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Wood Scores A+ for Schools & Student Housing

Natural building material takes top honors for cost, aesthetics, and performance

January 2014
Sponsored by reThink Wood and WoodWorks

Continuing Education

Use the following learning objectives to focus your study while reading this month’s Continuing Education article.

Learning Objectives - After reading this article, you will be able to:

  1. Discuss how wood has been used as a structural and finish material in schools.
  2. Consider the effects of wood on human health and well-being in an educational environment.
  3. Describe the environmental and economical advantages wood brings to educational facilities and student housing projects.
  4. Explain how wood contributes to a project’s green building goals.

Credits: 1.00 HSW


This course was approved by the GBCI for 1 GBCI CE hour(s) for LEED Credential Maintenance.

If there is a generalization to be made about the design of educational facilities, it is that architects are called upon to achieve a wide range of objectives with limited budgets. In many cases, the project has been initiated to accommodate a growing student population. The architect's job is to create an exceptional learning environment and, whether public funds are involved or the school wants to set an example for the community, there are often strict energy and other performance objectives.

Across the country, many designers have turned to wood-frame construction because it typically costs less while meeting all code and safety requirements—and because it offers advantages such as speed of construction, design versatility, and a light carbon footprint. In Arkansas, for example, CADM Architecture saved $2.7 million by switching from a steel and masonry design to wood; but wood was also used as a design expression to create an inspirational space that encourages students to stay in school. In Montana, architect Gordon Whirry says, “Many schools, particularly in higher education, are moving toward a more environmentally responsible approach to design and construction,” and “wood can complement that effort.” Meanwhile, California's Wendy Rogers, AIA, LEED AP and a principal of LPA, Inc., says, “We often use wood in school designs. It's affordable, strong, and durable.”

Likewise, wood has become a preferred choice for student housing projects, which are often viewed as an extension of the college or university—and are required to meet the same objectives for cost, quality, and performance.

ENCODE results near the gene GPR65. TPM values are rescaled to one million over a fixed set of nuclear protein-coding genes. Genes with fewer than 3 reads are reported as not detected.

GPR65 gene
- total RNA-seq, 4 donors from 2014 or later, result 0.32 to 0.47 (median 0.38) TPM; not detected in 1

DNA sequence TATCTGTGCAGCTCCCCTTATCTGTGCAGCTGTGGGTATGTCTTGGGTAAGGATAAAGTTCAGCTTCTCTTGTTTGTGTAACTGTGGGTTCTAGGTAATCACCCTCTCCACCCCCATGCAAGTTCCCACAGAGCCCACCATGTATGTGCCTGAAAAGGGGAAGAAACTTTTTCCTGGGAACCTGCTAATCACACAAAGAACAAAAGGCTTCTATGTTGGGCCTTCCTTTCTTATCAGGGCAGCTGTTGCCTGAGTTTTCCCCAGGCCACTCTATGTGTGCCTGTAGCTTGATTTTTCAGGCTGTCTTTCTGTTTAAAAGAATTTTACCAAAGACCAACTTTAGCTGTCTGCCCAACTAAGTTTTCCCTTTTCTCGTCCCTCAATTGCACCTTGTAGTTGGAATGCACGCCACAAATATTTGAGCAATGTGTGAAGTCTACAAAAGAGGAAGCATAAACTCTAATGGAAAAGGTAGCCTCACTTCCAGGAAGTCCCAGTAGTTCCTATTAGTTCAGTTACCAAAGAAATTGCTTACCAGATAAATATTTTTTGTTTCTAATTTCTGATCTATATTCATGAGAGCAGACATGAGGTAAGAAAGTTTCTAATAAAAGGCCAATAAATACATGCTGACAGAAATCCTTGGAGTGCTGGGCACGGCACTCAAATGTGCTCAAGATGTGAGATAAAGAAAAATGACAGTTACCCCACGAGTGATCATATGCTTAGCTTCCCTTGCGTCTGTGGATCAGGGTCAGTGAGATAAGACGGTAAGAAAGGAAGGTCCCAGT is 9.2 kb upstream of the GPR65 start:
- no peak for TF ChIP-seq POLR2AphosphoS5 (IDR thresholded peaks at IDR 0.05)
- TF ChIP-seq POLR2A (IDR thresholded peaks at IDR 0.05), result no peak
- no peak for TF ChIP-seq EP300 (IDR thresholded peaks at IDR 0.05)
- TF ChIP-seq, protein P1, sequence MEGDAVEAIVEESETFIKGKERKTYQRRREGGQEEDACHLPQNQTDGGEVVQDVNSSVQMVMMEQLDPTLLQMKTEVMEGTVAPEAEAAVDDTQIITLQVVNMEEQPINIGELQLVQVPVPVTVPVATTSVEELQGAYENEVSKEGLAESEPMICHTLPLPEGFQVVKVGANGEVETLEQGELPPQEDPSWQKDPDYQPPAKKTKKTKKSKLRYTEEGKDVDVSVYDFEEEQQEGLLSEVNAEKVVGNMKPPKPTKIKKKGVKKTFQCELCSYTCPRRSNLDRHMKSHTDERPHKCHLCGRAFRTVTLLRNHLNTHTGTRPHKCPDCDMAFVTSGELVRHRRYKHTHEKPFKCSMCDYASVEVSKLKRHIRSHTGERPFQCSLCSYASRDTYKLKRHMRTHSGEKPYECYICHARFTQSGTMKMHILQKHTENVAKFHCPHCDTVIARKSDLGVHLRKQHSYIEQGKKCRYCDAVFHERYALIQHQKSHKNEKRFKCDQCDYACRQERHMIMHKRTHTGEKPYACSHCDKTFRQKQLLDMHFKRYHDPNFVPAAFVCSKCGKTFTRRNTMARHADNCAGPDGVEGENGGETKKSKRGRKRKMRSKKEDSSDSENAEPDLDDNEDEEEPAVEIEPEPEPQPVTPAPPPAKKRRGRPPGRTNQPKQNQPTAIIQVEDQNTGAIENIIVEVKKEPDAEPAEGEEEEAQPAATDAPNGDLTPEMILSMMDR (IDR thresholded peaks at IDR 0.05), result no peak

After completing the first building of a multi-phase student housing project for Illinois State University, OKW Architects in Chicago switched from a hybrid steel-wood system to an all-wood system for the second building, which was more economical. “Most goals are developer-driven,” says OKW's Eileen Schoeb. “These structures are built to generate revenue. Therefore, both square footage and efficiency are very important, which is why wood works so well.”

And, while cost was the initial reason Mahlum Architects chose wood for the University of Washington's West Campus Student Housing – Phase 1, it also contributed to an award-winning development that meets progressive environmental goals.

Wood Saves Money

When specifying wood in schools, architects cite cost as the number one reason—and wood helps the bottom line in several ways. In addition to lower material costs, wood building systems typically cost less to install than other materials, while meeting all of the same safety and performance requirements. Whether comprised of traditional wood framing, panelized products, or prefabricated assemblies, wood construction is fast, expediting project completion. “Schools are always working toward a fixed start date, and wood is a good choice when the construction schedule is compressed,” says Scott Lockyear, national director for WoodWorks, an initiative of the Wood Products Council established to provide free project support and other resources related to the use of wood in non-residential and multifamily buildings. “There's no need to wait for shop drawings or steel fabrication. Deliveries and frame assembly tend to move rapidly, and most communities have a large pool of skilled tradespeople with wood framing experience, which minimizes construction delays and keeps labor costs competitive.”

Polytechnic School, Pasadena, California

Polytechnic School, Pasadena, California

Photo by David Lena; courtesy of HMC Architects

 

Originally published in the January 2014 issue of Architectural Record
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